6 Q. Have you lived in Sarajevo since 1965?

7 A. Since when?

8 Q. Since --

9 JUDGE ORIE: Could the technicians either in Sarajevo or in

10 The Hague take care that the sound is ... You now can hear us again,

11 Ms. Kundo?

12 THE WITNESS: [Interpretation] Yes, I do, yes.

13 JUDGE ORIE: Please proceed, Mr. Ierace.


15 Q. Do you live in Sarajevo?

16 A. I do.

17 Q. Since when have you lived in Sarajevo?

18 A. Since 1965.

19 Q. Are you married with two children?

20 A. That's right.

21 Q. Between 1992 and 1995, where in Sarajevo did you live?

22 A. In Brijesce, and that is where I still live.

23 Q. In what sort of building were you living in Brijesce in those

24 years?

25 A. In my house, brick house. We built it before the war.

Page 5938

1 Q. During the war, did your house suffer any damage?

2 A. It did.

3 Q. What caused that damage?

4 A. Shells and those shrapnel.

5 Q. In what years during the war did your house suffer that damage?

6 A. In the beginning of the war, 1992, in 1993.

7 Q. How far from your house was the confrontation line or

8 confrontation lines?

9 A. Well, about a kilometre, I'd say.

10 Q. On what side of the confrontation lines was your house? In other

11 words, which forces controlled the area where you lived?

12 A. I don't understand. I don't know. Serb, Serb troops, Serb army,

13 Serb police, they were there, too.

14 Q. In terms of the armed forces during the conflict, which armed

15 forces controlled the area -- withdraw that question.

16 Which forces were on the other side of the confrontation -- which

17 forces were on the other side of the confrontation line from where you

18 lived?

19 A. Our side. Our army, but in the early days, there was no army.

20 There was nothing.

21 Q. What were the forces on the other side of the confrontation line?

22 A. The Serbs were, the Serb army. The Serbs.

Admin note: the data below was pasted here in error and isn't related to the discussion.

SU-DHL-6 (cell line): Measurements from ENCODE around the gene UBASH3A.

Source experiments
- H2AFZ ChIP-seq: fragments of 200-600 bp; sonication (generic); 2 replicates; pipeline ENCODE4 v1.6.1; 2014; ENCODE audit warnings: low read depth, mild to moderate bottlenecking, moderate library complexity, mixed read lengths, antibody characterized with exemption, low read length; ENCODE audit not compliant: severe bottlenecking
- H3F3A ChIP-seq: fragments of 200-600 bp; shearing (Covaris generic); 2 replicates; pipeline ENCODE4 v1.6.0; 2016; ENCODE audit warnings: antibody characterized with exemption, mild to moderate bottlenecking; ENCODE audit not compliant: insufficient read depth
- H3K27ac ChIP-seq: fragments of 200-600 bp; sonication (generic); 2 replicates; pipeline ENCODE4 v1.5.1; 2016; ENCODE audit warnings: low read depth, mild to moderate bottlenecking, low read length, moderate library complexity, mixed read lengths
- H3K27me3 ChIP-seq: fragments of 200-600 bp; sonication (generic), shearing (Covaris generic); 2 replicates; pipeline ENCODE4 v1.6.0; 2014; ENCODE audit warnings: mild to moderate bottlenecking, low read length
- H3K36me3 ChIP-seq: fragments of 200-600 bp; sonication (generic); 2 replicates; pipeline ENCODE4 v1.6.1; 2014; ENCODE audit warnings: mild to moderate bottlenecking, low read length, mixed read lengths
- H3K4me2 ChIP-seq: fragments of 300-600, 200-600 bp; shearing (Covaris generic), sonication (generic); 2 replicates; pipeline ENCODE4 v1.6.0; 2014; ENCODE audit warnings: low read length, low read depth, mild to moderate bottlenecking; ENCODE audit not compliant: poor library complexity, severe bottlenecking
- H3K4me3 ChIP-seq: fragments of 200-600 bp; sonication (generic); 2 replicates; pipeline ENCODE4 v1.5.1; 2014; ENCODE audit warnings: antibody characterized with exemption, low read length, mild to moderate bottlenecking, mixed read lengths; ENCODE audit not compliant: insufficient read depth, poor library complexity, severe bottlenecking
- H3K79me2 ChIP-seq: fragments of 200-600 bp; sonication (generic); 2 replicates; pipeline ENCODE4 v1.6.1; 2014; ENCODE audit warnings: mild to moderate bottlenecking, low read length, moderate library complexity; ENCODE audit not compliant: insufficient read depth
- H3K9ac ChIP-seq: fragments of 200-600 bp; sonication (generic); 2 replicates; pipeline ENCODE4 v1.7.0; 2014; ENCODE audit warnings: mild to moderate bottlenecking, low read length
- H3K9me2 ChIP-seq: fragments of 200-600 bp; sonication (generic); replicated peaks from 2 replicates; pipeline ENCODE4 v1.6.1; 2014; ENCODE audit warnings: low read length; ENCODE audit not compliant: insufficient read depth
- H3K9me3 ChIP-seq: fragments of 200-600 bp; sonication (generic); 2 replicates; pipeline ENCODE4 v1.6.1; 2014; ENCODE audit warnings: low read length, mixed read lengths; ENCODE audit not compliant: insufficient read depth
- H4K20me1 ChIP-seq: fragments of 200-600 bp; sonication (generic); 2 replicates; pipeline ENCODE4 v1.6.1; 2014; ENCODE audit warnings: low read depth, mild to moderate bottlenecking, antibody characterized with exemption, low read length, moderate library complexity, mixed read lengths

23 Q. During the war, did your house have any running water?

24 A. No, we didn't. We were getting the water from the city.

25 Q. How did you receive the water from the city?

Page 5939

1 A. Well, before the war, there was the city water supply. And then

2 later on, we had to go to various springs when they cut off the -- when

3 they cut it off, when we had no more water.

4 Q. Was there a particular spring that you would go to, to get water

5 for your house?

6 A. There were several places.

7 Q. During the war, were you wounded?

8 A. Yes, I was.

9 Q. On what date did that happen?

10 A. It was the 2nd of November, 1993.

11 Q. What were you doing at the time that you were wounded?

12 A. I had gone to fetch water.

13 Q. Did anyone go with you?

14 A. Yes, a woman was with me, Rasema Menzilovic.

15 Q. What time was it when you went to get water?

16 A. I think - I'm not quite sure - but I think it was sometime in

17 early afternoon. It could have been around 4.00 or thereabouts.

18 Q. What was the weather like at that time?

19 A. Cloudy, overcast.

20 Q. You said that you went to get water. How far away from your home

21 was the place that you were going to get the water, approximately?

22 A. About 50 metres or so. Water from my house, about 20 metres,

23 because there was the main road which we had to cross.

24 Q. What was the source of the water? Was it a creek or a spring or

25 something else?

Page 5940

1 A. A spring.

2 Q. Did you, in fact, get some water from the spring?

3 A. Yes, and on my way back, when we were about to run across the

4 road, the sniper hit me.

5 Q. How were you carrying the water? What was it in?

6 A. In a canister, in 10-litre canisters.

7 Q. How many?

8 A. Two.

9 Q. How did you cross the road? Were you walking or running or what?

10 A. Well, I don't know how I was moving exactly at that particular

11 time but I'm sure that I was hurrying. I wasn't walking leisurely.

12 Q. What actually happened as you crossed road? What did you feel?

13 What did you hear? What did you see?

14 A. I heard the shot. When I was hit, I thought it was a stone, a

15 pebble, which had hit me and then I hurried even more. I just hastened to

16 cross the road. I felt the pain, and then I pulled up my trouser leg and